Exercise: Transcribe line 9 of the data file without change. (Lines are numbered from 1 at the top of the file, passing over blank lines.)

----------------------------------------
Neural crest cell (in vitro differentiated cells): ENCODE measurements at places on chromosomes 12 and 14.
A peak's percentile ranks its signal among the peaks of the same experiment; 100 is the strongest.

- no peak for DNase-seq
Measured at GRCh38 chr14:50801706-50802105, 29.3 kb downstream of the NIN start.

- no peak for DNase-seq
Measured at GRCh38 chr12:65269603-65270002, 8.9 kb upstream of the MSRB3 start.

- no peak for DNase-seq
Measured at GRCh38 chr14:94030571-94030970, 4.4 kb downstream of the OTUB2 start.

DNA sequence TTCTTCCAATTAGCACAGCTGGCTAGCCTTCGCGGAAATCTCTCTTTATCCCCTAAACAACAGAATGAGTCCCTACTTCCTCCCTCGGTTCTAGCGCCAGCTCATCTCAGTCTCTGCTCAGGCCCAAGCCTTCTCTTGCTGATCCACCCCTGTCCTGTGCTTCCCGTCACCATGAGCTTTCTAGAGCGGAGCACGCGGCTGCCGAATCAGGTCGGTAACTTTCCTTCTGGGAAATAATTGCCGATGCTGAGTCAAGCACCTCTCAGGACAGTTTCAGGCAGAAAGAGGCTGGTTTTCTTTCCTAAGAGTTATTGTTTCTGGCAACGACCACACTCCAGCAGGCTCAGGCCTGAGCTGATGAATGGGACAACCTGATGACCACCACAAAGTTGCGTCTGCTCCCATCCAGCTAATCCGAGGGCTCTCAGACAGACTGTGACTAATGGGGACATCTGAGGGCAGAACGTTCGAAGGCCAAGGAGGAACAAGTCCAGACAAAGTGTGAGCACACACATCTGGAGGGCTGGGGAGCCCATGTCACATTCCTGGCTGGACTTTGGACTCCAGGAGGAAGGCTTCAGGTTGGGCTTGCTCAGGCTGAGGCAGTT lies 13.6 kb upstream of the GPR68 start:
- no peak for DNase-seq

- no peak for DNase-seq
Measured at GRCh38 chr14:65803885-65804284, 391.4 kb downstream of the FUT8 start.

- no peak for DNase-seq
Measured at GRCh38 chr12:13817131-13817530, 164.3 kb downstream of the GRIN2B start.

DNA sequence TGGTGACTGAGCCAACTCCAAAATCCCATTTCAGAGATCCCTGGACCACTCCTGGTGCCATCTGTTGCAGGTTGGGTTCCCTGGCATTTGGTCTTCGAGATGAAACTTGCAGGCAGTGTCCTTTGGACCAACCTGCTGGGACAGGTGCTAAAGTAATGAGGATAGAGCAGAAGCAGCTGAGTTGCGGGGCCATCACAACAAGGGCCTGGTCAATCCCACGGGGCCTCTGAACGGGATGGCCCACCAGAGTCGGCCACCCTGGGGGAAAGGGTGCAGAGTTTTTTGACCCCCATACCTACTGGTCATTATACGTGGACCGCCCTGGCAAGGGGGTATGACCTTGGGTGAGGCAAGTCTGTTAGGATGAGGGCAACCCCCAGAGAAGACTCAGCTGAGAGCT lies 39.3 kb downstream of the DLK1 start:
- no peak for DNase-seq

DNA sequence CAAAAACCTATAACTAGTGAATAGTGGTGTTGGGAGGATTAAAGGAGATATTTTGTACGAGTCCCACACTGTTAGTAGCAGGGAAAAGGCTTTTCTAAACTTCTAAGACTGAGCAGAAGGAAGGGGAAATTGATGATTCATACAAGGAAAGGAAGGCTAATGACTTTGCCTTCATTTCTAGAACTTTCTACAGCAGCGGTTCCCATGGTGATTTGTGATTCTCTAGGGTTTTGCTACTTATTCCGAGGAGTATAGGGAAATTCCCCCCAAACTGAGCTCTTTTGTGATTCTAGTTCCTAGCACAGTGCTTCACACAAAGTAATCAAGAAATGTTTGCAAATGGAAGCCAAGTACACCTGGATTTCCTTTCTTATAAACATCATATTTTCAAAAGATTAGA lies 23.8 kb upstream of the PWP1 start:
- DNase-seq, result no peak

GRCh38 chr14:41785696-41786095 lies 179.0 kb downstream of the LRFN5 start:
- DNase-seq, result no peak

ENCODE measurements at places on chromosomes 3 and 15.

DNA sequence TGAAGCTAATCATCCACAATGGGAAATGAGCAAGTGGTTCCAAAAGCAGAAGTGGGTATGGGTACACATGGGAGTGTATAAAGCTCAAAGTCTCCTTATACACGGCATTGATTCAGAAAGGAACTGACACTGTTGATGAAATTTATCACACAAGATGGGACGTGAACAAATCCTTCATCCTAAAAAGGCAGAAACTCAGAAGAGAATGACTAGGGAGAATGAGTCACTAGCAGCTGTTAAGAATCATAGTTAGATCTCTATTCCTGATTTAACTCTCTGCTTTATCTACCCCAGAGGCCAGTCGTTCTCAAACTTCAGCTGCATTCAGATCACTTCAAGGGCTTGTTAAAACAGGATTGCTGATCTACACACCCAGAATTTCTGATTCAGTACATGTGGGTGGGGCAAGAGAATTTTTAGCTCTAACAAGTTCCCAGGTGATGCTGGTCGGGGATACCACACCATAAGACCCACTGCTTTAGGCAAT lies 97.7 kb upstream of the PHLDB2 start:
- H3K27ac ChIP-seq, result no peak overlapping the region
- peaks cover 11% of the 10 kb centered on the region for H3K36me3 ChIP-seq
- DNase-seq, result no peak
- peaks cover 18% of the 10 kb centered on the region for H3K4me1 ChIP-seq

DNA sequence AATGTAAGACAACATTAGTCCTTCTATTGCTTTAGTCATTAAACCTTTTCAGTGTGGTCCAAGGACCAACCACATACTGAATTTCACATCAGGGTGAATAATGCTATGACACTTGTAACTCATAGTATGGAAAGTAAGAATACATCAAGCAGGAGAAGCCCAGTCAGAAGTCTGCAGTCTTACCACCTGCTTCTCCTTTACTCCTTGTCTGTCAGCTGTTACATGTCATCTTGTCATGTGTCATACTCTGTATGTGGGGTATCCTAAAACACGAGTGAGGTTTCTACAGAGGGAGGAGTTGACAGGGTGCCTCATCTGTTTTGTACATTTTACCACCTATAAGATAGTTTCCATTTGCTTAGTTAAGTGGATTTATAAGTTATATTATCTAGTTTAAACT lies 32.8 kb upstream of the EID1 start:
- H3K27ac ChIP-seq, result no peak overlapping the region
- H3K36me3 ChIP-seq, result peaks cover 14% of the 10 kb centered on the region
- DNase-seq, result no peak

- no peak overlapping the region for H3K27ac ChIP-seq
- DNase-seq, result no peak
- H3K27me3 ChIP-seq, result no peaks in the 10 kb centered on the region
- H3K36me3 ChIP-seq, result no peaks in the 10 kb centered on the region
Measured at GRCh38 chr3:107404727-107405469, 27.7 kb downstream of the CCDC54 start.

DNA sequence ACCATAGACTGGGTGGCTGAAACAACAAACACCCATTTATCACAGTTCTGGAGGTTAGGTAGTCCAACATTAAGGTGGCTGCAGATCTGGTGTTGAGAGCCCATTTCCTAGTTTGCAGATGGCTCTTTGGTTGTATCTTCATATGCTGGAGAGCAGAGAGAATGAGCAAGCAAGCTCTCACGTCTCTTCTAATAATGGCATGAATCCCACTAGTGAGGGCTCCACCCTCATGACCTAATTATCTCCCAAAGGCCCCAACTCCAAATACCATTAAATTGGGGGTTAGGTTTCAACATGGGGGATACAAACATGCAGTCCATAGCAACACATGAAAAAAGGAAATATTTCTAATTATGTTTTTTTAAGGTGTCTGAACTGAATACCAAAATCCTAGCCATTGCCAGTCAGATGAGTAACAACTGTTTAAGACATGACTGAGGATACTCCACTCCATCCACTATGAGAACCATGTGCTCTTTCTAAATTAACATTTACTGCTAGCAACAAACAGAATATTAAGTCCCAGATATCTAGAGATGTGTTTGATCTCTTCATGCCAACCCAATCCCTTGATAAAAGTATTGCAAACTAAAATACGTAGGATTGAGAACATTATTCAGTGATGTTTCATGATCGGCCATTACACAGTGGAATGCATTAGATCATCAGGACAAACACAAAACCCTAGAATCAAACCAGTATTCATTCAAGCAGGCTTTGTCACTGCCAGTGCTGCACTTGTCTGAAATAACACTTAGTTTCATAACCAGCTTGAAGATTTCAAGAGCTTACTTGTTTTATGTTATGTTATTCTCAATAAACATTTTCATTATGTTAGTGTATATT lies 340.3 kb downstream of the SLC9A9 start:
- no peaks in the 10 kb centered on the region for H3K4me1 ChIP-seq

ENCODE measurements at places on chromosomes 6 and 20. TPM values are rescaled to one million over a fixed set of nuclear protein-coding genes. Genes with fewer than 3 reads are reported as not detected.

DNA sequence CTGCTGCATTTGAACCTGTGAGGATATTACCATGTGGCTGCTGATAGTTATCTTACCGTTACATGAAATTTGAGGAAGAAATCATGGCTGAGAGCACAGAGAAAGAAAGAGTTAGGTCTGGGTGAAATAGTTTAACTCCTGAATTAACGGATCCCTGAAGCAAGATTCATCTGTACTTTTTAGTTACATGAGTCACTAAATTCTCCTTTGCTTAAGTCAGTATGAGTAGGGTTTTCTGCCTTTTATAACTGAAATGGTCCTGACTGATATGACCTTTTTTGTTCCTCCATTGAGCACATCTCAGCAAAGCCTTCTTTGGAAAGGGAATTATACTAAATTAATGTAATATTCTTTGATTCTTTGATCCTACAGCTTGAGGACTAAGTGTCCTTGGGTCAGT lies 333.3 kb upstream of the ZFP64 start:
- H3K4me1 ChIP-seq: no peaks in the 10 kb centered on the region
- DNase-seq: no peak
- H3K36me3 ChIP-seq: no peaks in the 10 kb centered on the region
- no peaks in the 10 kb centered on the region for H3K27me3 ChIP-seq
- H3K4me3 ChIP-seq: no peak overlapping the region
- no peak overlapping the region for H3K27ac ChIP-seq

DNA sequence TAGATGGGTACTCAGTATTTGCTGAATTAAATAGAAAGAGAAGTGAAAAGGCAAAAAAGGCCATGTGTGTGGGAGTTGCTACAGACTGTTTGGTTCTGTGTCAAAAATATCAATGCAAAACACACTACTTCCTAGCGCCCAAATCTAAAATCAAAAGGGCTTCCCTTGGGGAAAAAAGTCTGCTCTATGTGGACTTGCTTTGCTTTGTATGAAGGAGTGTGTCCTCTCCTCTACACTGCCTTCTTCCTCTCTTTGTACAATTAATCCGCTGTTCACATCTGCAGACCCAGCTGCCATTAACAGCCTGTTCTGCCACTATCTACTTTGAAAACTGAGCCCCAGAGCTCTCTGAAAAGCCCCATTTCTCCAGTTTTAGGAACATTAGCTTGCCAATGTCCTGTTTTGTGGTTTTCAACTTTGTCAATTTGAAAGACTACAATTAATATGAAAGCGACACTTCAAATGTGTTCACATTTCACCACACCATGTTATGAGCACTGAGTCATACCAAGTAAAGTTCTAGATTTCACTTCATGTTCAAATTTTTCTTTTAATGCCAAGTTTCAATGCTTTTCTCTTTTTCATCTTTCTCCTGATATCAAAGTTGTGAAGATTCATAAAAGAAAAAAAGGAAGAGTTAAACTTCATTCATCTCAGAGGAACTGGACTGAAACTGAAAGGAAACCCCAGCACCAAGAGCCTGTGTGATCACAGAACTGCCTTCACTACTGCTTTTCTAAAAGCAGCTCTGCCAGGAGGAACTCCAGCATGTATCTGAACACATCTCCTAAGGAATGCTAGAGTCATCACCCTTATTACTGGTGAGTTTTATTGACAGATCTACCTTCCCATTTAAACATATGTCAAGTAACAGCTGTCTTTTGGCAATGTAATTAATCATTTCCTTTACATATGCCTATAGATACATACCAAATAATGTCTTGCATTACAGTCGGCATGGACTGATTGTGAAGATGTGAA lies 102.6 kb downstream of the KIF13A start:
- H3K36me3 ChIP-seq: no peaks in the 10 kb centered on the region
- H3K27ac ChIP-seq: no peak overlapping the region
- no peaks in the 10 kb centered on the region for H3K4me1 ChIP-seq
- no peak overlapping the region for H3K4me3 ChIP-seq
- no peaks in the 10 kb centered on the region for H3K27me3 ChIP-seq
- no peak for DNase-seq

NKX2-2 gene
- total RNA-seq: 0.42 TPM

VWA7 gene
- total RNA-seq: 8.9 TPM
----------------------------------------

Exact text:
DNA sequence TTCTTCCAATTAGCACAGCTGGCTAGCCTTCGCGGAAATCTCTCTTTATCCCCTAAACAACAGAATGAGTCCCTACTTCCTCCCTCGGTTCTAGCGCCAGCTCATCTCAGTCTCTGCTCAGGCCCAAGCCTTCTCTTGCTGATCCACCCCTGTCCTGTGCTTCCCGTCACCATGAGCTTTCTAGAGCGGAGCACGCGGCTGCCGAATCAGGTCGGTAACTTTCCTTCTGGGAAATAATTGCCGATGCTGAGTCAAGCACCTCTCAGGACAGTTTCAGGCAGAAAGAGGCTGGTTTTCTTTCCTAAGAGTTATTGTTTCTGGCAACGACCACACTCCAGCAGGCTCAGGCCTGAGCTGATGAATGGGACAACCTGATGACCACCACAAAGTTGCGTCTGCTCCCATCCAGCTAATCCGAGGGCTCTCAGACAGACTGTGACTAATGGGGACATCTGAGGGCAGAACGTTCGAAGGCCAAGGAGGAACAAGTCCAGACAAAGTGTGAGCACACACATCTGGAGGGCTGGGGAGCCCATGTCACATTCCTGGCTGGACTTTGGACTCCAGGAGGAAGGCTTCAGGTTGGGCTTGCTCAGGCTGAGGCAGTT lies 13.6 kb upstream of the GPR68 start: